And as he points out, “When I started looking for Chicago’s best tamales, I figured I’d spend most of my time at local Mexican restaurants, before briefly mentioning Delta-style tamales and Chicago’s strange mass-produced style. That was it, right? How wrong I was. In ‘The South American Table,’ Maria Baez Kijac writes, ‘If I had to choose one food that epitomizes the creole cuisine of South America it would be the tamale.’ In other words, I had missed a whole continent.” In fact he winds up citing them from Mexico, Guatemala, Venezuela, Peru, Cuba, Puerto Rico, and the Mississippi Delta—plus Chicago’s own Supreme and Tom Tom tamales.


Ceres Cafe, a tavern and lunch spot near the Board of Trade, is the kind of generic place that can go decades with no more media attention than the occasional list of patty melts. Then it makes the news as the place a police chief got hammered before his DUI, and it gets a raucous tribute like this at Chicago mag: “When the news broke, anyone who’d ever drank at Ceres — or even heard of it — laughed hard enough to choke on a martini olive. ‘A few hours’ of drinking at Ceres is, conservatively, the equivalent of three Bears-tailgate keg stands, half a TBOX bar crawl, or 30 seconds chugging from a fire hose spewing hard liquor.”


Crain’s has a piece on whether a restaurant industry decline is in the offing. It points to some interesting things, in particular that as the retail sector shrinks, restaurants are all that’s left (and left to tax), yet “fewer shops mean fewer potential diners strolling the street, reducing walk-in business.” I believe the overall figures on restaurant closures, yet when Crain’s cites examples it’s a short list of decidedly not-that-essential places (apart from Quiote; Pastoral doesn’t get a mention). So I don’t see a decline as yet that threatens Chicago as a city where creative things are happening… just one where it’s maybe harder to make money in a bro bar.


Filipino food is always on the verge of being the hot new cuisine, but maybe this time… Chicago magazine highlights four places putting their own spin on the cuisine (three of them are, by the way, in the new Fooditor 99—maybe it really is happening!)


I took my kids to see Penn and Teller at the Paramount Theater in Aurora a few years ago, and it’s an art deco masterpiece that may be the most beautiful theater interior in Chicagoland. So that makes me more interested than I might be in Amy Morton opening her third restaurant an hour away from me, as Anthony Todd reports:Stolp Island Social is located within the Aurora Arts Center, a complex of studios and artists’ lofts across from the Paramount, and occupies a space that once housed the Block & Kuhl department store back in the 1920s and 1930s. That was during Aurora’s heyday, a time that Morton hopes to evoke with a vibe she describes as ‘1920s Aurora meets Coco Chanel.'”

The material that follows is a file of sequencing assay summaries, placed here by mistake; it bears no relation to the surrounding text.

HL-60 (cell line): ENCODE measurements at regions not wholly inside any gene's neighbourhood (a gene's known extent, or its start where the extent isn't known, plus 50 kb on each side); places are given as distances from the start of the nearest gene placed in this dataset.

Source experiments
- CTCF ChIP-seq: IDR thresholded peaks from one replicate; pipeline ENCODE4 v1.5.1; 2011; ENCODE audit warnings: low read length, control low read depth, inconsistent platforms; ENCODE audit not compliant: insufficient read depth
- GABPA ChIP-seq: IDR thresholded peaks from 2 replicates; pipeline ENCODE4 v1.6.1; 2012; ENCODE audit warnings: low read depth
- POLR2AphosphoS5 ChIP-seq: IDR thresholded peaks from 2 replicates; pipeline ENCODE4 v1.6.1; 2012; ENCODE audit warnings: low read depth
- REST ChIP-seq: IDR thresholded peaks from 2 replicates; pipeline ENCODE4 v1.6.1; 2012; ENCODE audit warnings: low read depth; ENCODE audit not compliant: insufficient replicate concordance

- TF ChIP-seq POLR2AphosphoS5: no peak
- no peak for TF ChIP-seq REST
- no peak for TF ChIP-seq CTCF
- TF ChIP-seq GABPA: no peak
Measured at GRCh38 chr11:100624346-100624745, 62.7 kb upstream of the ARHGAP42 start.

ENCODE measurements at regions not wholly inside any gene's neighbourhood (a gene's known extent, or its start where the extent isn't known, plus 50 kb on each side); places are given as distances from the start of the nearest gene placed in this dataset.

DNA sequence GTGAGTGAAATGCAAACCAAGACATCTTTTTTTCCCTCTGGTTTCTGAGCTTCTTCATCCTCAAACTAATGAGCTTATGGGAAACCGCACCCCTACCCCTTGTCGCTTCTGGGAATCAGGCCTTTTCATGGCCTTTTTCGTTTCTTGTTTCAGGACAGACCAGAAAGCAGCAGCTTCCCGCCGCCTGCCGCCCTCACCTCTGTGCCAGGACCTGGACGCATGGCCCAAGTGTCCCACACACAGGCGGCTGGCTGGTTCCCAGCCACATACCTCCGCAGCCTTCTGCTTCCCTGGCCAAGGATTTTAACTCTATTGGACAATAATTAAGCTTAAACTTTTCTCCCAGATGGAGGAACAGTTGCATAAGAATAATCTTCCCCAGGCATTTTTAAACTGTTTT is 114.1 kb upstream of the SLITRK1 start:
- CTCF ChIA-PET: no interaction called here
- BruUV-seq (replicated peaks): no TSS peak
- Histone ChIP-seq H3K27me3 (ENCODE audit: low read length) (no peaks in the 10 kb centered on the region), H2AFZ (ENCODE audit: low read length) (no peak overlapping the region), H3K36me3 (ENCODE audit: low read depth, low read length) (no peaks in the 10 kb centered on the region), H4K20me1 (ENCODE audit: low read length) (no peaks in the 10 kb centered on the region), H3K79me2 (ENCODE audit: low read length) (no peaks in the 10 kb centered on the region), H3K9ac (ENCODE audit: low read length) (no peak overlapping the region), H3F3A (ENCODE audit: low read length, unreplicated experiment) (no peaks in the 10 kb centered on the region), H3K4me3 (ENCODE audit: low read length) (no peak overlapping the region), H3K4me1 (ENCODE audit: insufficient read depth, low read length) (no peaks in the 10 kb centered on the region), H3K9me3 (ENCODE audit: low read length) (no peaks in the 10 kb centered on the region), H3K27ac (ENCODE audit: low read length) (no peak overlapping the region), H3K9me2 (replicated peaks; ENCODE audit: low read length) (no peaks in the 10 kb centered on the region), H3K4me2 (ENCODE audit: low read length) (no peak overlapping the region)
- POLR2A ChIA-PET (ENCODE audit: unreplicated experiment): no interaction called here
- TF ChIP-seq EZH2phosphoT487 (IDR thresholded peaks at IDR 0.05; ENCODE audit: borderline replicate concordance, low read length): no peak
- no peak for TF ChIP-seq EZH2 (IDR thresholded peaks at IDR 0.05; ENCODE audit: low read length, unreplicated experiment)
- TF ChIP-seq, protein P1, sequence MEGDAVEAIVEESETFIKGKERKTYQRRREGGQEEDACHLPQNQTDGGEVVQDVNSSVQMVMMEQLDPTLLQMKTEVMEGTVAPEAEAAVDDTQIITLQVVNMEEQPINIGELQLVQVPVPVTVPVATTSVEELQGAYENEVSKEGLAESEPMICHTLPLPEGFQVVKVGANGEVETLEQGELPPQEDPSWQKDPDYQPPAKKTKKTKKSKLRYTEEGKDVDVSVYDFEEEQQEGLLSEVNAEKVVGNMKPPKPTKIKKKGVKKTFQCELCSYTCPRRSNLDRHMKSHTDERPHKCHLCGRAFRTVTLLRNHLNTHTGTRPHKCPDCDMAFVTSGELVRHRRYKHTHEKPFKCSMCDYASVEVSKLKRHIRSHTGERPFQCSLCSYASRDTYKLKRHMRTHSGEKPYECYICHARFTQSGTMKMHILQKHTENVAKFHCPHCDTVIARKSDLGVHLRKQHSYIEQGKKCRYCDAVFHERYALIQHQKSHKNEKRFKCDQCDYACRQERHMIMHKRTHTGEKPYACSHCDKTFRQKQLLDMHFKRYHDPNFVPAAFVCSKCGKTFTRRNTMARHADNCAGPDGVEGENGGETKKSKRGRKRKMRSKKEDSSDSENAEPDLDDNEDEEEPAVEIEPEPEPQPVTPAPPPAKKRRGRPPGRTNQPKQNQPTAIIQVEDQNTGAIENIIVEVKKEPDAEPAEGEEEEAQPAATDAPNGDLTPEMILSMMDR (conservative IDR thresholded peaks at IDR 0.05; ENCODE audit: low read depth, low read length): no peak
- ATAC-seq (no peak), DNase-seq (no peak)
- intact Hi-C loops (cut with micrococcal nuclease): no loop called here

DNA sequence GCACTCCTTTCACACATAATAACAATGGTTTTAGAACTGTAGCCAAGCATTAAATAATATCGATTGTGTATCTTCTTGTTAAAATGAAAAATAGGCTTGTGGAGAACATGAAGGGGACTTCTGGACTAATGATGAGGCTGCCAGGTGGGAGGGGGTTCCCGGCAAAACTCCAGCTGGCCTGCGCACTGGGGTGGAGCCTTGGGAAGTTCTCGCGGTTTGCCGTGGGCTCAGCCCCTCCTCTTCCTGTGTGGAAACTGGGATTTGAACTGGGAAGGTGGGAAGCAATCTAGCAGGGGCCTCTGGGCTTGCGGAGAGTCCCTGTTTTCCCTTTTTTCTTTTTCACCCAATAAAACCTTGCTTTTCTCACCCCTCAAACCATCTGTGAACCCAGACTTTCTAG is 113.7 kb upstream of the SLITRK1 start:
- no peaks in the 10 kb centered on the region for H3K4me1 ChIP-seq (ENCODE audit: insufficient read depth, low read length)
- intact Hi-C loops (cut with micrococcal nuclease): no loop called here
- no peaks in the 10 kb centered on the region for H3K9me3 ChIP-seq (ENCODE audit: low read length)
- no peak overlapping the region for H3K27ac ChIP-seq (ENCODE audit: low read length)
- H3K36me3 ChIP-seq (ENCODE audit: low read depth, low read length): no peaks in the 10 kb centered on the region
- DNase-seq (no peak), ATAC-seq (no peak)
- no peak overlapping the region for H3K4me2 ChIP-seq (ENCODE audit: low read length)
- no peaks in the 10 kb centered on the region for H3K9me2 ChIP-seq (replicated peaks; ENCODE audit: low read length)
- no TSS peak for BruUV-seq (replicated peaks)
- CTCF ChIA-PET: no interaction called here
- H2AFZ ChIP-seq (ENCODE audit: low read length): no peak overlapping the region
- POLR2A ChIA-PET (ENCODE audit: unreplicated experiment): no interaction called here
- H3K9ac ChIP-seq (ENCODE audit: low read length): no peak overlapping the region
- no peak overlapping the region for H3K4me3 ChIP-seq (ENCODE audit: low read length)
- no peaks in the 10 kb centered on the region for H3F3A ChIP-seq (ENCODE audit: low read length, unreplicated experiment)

You might think Steve Dolinsky has said all there is to say about pizza, but there are always new pizzas: at ABC 7 he talks about Roebuck Pizza, making its crust with wild yeasts: “We bring to pizza-making a philosophy that brewers bring to beer, which is yeast can have a really big impact on the flavor of the finished meal, so we wanted to do that with pizza,’ owner Greg Shuff said.” While Mickey Neely is doing a Sicilian crust pizza on Monday nights at Ludlow Liquors in Avondale.


Sandwich Tribunal has a great piece on Mexican tortas, which roams the whole region and turns up some little-known tortas in some rarely-explored parts of Chicagoland—I’m so ready to go check out La Mexicana Super Mercado in Harvey.


So you were hoping that the Tribune board would stand up against the vultures and deny Alden Capital the two seats it wanted on the board and make a firm stand for its employees and the future of journalism. Yeah, and I was hoping House Harkonnen would stand up for better working conditions for spice farmers on Arrakis. The board gave Alden its two seats, strongly suggesting that they are good with Alden’s mission to suck the Tribune dry and pay out fat dividends.